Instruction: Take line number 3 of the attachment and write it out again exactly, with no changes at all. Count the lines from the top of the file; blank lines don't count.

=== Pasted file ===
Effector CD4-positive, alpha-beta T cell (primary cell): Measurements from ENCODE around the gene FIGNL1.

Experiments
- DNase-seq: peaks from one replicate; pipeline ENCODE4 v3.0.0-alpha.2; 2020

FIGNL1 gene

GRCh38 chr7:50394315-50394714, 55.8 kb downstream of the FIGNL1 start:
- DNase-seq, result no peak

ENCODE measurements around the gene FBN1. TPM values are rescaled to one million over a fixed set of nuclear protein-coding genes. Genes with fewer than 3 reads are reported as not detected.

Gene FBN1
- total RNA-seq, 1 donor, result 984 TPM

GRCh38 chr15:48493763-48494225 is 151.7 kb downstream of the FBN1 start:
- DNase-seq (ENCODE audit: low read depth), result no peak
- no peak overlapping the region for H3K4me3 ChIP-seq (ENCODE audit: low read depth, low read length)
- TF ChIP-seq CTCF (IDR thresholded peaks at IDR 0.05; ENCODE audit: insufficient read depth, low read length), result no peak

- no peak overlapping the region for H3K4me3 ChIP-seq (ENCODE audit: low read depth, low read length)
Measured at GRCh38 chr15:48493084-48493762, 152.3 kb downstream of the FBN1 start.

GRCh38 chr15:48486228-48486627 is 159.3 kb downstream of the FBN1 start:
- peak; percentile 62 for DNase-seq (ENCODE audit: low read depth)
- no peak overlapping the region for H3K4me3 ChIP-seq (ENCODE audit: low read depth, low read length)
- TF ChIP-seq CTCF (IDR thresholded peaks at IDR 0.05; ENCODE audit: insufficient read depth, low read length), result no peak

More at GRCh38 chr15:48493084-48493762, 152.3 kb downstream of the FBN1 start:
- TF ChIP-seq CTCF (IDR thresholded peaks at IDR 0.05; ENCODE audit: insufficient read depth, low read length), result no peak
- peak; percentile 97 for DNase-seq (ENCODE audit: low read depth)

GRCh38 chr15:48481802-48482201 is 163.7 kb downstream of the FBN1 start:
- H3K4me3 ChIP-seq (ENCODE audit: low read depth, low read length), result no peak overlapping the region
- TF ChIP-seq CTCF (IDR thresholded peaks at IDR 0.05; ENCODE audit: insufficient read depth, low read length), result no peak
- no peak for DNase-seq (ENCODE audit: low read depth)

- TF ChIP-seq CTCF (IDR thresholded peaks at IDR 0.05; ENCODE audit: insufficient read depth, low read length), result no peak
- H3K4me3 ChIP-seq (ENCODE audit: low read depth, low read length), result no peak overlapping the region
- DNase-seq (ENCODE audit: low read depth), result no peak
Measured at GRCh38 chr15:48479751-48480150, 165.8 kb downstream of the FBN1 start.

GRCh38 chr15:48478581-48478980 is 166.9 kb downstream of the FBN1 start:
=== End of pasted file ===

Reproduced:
- DNase-seq: peaks from one replicate; pipeline ENCODE4 v3.0.0-alpha.2; 2020